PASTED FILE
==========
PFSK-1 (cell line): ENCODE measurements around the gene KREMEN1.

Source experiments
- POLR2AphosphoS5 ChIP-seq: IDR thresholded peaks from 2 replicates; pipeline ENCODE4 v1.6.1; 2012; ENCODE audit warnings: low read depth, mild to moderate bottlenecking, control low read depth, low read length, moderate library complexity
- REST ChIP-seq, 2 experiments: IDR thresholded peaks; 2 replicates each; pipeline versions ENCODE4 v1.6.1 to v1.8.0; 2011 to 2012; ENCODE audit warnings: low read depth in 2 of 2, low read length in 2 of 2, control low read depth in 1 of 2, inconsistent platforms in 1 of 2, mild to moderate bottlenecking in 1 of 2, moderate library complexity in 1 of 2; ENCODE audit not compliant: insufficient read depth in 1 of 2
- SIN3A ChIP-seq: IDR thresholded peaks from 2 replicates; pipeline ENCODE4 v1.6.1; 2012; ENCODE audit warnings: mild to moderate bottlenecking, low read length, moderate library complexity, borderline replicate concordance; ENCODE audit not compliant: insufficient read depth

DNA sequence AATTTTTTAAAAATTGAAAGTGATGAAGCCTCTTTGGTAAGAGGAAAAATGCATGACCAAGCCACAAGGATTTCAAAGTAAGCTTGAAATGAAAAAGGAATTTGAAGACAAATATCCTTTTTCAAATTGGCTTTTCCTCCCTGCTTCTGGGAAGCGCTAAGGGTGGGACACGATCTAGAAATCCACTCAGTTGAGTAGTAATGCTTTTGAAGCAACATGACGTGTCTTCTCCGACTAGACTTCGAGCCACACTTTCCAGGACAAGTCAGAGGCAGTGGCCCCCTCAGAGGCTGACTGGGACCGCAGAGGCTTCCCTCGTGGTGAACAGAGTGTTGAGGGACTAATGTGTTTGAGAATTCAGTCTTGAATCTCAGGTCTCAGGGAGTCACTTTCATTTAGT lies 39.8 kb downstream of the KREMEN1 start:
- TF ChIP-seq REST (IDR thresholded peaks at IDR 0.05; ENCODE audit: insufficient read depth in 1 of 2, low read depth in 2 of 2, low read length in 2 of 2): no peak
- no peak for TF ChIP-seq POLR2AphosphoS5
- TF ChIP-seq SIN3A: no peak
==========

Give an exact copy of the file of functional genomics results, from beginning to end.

PFSK-1 (cell line): ENCODE measurements around the gene KREMEN1.

Source experiments
- POLR2AphosphoS5 ChIP-seq: IDR thresholded peaks from 2 replicates; pipeline ENCODE4 v1.6.1; 2012; ENCODE audit warnings: low read depth, mild to moderate bottlenecking, control low read depth, low read length, moderate library complexity
- REST ChIP-seq, 2 experiments: IDR thresholded peaks; 2 replicates each; pipeline versions ENCODE4 v1.6.1 to v1.8.0; 2011 to 2012; ENCODE audit warnings: low read depth in 2 of 2, low read length in 2 of 2, control low read depth in 1 of 2, inconsistent platforms in 1 of 2, mild to moderate bottlenecking in 1 of 2, moderate library complexity in 1 of 2; ENCODE audit not compliant: insufficient read depth in 1 of 2
- SIN3A ChIP-seq: IDR thresholded peaks from 2 replicates; pipeline ENCODE4 v1.6.1; 2012; ENCODE audit warnings: mild to moderate bottlenecking, low read length, moderate library complexity, borderline replicate concordance; ENCODE audit not compliant: insufficient read depth

DNA sequence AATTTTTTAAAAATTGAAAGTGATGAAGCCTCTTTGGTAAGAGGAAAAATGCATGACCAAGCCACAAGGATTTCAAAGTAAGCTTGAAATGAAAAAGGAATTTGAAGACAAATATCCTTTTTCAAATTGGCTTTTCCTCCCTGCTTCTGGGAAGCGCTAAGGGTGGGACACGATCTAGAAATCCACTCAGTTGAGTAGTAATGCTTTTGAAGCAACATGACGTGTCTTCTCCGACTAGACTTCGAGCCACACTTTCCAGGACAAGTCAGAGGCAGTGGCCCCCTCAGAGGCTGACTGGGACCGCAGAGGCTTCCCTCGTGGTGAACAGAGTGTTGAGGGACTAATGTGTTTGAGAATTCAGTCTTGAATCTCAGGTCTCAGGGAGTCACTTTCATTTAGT lies 39.8 kb downstream of the KREMEN1 start:
- TF ChIP-seq REST (IDR thresholded peaks at IDR 0.05; ENCODE audit: insufficient read depth in 1 of 2, low read depth in 2 of 2, low read length in 2 of 2): no peak
- no peak for TF ChIP-seq POLR2AphosphoS5
- TF ChIP-seq SIN3A: no peak